How to ditch cable and still watch your favorite TV shows

Cable TV availability by ZIP code

Key considerations when comparing cable providers

There are a few useful facts to know before you even begin your comparison of cheap cable companies.

  • The FCC requires that all cable companies offer a basic tier of service. This is the most inexpensive package and typically includes local broadcast networks like NBC, ABC, and CBS, along with the PEG access channels (public, educational, and governmental).
  • While cable providers are required to offer the basic set of cable channels, they don’t always list this option on the website. You may have to call to request the lowest tier plan in order to get truly cheap cable.
  • Choosing cheap cable doesn’t prevent you from accessing your favorite premium options. You will still have access to pay-per-view, as well as the option of adding on channels like HBO (for an additional monthly charge).
  • Some cheap cable services require an agreement (generally one to two years in length) in order to lock in the promotional price. It’s best to avoid this if possible, just in case you do decide to upgrade to more channels or add another service later on.

What Are You Waiting For? Just Cut the Cord

So, why pay for premium channels you never use when, for a fraction of the cost, these cable alternatives can fulfill all your television binge-watching needs? This is by no means a comprehensive list of all the cable alternatives that exist, but it’s a great mix-and-match way to get started.

If you aren’t sure what’s worth it and what isn’t, just dip your toe in the water. You can usually get a free trial of almost any of these streaming services before you fully commit. If you’re still not quite ready to give up cable (even after all of these fine options), you can always call your provider and try to negotiate a better deal. Knowing your options will usually work to your advantage!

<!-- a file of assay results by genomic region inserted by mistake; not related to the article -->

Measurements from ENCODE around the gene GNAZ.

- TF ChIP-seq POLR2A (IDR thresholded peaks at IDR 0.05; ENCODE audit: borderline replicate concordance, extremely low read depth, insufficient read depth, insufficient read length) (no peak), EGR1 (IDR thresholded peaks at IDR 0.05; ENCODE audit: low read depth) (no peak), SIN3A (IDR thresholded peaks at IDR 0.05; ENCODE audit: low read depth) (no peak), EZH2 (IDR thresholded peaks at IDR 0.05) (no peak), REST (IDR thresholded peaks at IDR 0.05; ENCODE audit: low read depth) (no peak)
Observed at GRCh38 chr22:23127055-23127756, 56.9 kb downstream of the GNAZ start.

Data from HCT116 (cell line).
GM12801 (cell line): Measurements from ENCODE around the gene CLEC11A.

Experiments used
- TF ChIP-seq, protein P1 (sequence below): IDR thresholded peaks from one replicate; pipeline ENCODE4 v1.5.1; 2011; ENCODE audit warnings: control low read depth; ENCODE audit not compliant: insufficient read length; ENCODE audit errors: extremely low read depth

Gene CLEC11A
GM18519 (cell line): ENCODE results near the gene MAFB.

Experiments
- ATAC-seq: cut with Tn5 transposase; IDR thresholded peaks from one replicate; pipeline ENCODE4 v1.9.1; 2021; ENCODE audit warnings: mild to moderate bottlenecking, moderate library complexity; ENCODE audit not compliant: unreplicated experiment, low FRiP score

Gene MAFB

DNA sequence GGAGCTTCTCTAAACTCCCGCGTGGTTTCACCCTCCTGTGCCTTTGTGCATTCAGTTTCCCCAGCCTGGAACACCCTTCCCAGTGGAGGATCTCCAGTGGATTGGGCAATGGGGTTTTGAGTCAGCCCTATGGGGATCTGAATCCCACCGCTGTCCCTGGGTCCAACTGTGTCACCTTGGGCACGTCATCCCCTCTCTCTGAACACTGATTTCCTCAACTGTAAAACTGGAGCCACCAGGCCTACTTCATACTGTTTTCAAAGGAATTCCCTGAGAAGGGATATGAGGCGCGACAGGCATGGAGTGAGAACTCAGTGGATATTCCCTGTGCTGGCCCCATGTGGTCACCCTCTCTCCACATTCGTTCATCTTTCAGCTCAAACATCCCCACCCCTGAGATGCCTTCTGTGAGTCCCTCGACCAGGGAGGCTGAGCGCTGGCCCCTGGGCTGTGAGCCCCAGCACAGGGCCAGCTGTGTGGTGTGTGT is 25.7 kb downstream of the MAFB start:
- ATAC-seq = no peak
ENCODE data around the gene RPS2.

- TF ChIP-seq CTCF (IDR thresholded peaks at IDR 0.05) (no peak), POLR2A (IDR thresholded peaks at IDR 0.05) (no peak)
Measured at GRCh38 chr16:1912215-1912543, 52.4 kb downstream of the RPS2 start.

Something to watch out for though: If you sign up for Netflix, Amazon Prime, Paramount+, Disney+ and Hulu, those dollar signs will start to add up. Will it still be cheaper than a cable bill? Probably. But be sure you’re actually saving money here. And be careful that you’re using the streaming services you signed up for. If you end up not really watching one of the streaming services—just cancel it.

If you’re looking for more ways to cut back, getting on a monthly budget is the only way to go. It shows you exactly where you’re spending too much and lays it all out for you in black and white. Plus, you’re going to need to budget for whatever streaming services you sign up for.

Get started budgeting with our free app, EveryDollar


Tips on choosing the best TV provider

You can find the best deal out there as long as you know what to look for. Here are a few quick tips to find the TV provider and plan that’s best for your household:

  • Shop around: Make sure you’re considering every provider in your area before narrowing down your options.
  • Consider bundling: Bundling home service plans with a single provider will almost always save you money. You’ll also simplify your monthly bills.
  • Add in equipment fees: Surprise bills aren’t fun bills. Look at how many TVs you’ll need receivers for, if you’ll want DVR service and if add-ons are a necessity. All of these things will increase your monthly bill.